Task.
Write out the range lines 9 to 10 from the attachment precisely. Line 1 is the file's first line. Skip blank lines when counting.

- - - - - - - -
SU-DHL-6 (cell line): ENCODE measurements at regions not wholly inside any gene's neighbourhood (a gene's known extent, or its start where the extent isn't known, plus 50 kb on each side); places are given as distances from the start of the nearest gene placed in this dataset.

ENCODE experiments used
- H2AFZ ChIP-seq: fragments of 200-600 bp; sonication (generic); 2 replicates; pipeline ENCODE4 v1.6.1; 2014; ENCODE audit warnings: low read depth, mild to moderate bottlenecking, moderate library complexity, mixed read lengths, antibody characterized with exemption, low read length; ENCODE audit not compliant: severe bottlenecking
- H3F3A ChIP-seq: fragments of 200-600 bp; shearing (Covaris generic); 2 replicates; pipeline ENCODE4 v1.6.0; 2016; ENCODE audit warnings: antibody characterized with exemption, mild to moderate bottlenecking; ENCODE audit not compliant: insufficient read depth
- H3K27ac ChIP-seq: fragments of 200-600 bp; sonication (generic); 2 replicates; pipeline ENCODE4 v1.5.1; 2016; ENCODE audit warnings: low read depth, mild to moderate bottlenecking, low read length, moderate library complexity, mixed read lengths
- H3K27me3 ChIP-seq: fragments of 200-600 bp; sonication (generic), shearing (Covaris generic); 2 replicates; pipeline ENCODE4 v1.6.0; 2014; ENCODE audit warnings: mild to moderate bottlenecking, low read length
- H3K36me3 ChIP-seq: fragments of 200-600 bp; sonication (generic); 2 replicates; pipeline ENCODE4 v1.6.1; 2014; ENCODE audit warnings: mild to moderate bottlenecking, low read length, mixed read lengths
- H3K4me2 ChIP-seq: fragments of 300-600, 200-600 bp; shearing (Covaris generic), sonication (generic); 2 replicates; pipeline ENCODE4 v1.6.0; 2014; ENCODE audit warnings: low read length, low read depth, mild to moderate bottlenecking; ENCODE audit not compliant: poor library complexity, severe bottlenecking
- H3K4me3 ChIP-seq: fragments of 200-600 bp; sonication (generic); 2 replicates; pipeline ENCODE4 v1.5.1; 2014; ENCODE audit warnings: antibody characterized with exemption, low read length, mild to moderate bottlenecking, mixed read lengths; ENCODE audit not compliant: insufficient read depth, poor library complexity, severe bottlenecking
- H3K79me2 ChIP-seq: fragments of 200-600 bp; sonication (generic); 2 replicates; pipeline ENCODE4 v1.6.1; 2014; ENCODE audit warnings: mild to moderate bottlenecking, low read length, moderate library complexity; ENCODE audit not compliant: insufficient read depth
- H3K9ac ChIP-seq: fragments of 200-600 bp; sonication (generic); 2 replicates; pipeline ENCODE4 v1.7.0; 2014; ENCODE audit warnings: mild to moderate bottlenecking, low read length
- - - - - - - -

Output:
- H3K4me3 ChIP-seq: fragments of 200-600 bp; sonication (generic); 2 replicates; pipeline ENCODE4 v1.5.1; 2014; ENCODE audit warnings: antibody characterized with exemption, low read length, mild to moderate bottlenecking, mixed read lengths; ENCODE audit not compliant: insufficient read depth, poor library complexity, severe bottlenecking
- H3K79me2 ChIP-seq: fragments of 200-600 bp; sonication (generic); 2 replicates; pipeline ENCODE4 v1.6.1; 2014; ENCODE audit warnings: mild to moderate bottlenecking, low read length, moderate library complexity; ENCODE audit not compliant: insufficient read depth